Since the end of January Ken has had recurring kidney stone attacks.Over the past 30 years he has had 7 or 8 kidney stones so we were not overly concerned. However, after 2 months it appeared the stone was not going to pass on it's own. Our mission nurse in Vanuatu became aware of Ken's condition about 2 weeks ago and suggested the possibility of sending us to New Zealand where good medical treatment is available. (Solomon Islands nor Vanuatu have the medical expertise or facilities necessary to treat this or most other serious medical problems)
Wednesday, April 4th, we talked on the phone to one of the Senior Missionaries in Vanuatu who had just returned from New Zealand after being operated on to remove a kidney stone. He assured us that the medical care he received there was equal to any he had experienced in the US. With this encouragement, Ken agreed to get some help.
Thursday, the Church Pacific Area Doctor called and talked with Ken. He was of the opinion that this was serious enough that it needed to be dealt with immediately and indicated that he and President Brewer would decide the course of action. Late in the afternoon, Pres. Brewer called and informed us that the decision had been made to send us home for treatment as soon as we could book airfare. He also told us that since we had already served nearly 19 months he was releasing us and considered our mission complete. He explained that most senior couples serve 18 months.
Friday morning we visited the travel agent to book our airfare home. Flights to the US are only available on Tuesdays. We were informed that the flights were fully booked for the next two weeks and there was no way to fly to the US for at least that long. We drove to the Solomon Airline office and were told the same thing. Even with a medical emergency they could not help us.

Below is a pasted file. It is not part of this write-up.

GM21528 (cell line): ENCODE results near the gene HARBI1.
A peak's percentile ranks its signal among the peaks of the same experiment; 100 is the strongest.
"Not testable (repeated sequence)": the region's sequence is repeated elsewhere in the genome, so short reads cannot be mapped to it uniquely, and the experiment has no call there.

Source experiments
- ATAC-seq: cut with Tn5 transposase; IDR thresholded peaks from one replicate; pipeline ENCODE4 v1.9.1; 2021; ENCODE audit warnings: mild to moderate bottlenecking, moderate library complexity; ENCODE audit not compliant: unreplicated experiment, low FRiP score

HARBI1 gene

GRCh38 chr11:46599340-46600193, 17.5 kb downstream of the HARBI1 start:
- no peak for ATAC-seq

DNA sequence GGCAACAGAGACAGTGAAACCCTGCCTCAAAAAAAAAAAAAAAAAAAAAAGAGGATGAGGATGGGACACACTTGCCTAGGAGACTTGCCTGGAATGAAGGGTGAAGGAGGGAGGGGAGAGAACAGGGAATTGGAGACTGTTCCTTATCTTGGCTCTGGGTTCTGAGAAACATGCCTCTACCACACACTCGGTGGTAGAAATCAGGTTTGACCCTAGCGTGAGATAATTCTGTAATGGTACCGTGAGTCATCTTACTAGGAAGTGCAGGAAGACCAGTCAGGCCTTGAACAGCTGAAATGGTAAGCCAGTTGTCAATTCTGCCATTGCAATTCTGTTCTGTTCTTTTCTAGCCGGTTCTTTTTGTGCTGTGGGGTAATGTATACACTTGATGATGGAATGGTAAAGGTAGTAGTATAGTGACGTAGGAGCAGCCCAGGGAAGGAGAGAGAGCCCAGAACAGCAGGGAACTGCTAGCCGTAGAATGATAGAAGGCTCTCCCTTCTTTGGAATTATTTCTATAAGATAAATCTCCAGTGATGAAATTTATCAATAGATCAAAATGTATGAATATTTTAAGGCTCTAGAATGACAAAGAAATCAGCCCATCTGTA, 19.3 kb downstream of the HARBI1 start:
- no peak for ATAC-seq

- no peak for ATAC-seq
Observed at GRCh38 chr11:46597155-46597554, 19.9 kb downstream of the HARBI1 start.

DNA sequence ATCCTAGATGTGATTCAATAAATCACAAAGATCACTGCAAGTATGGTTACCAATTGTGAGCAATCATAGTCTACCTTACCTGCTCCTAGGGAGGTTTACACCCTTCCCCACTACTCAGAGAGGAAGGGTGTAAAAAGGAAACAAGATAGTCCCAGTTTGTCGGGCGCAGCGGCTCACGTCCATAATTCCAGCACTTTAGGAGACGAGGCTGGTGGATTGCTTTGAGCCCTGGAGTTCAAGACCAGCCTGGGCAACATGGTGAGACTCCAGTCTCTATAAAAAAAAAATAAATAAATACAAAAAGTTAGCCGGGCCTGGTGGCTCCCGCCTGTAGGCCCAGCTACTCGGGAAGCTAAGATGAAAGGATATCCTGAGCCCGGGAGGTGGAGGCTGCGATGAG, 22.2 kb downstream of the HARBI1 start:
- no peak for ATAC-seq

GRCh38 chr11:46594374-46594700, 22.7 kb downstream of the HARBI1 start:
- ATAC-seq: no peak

T. J. and Amanda were still with us for the week to celebrate Ken's 65th birthday. While we were downtown, T. J. had searched the internet and found seats available Tuesday on the same flight he and Amanda were going home on. He booked them for us and it all started to sink in. Another miracle to end our mission.
Thus began the whirlwind of completing our mission. Tying loose ends, packing, and preparing to go home. We talked to all of our children by skype to inform them of our early return.
Cheryle was sad to say goodbye to her great friend
and Solomon Island walking partner, Judy, after their
last morning walk
Tuesday morning waiting for the plane at the Solomon Island Airport.
What a blessing to have T. J. there to help with the packing, luggage, plane changes, etc., as Ken was really not feeling well.
May, Fiona, Lilian and Eunice waving goodbye
We left the members a letter, but didn't tell them we were leaving. Some of them found out and came to the airport. We felt like our hearts would break as we waved goodbye that last time.
How we love our Solomon Island Members!!!
Sad to leave, but excited to see our family again
We didn't think that our family would be at the airport in Salt Lake to meet us because of the short notice. Unknown to us, meetings were missed, schedules changed, thousands of miles traveled, some in blizzard conditions, miracles happened and lives were spared.
What a happy surprise!!!!
All of our Children and most of our Grandchildren there to greet us.
We met our youngest grand baby, Grace Anne
Hugs and Kisses, Tears and Laughter all around
Sweet Reunion, Great Family
Now to have Ken's kidney stones removed
Serving the Lord in the Papua New Guinea/Vanuatu missions
has been such a great blessing in our lives.
Of all the experiences and miracles, our fondest memories
are of the good, kind, loving, humble people of the
Our testimonies of the Savior have been strengthened,
our lives have been enriched and changed forever.
We loved serving the Lord
as missionaries for the
Church of Jesus Christ of Latter-day Saints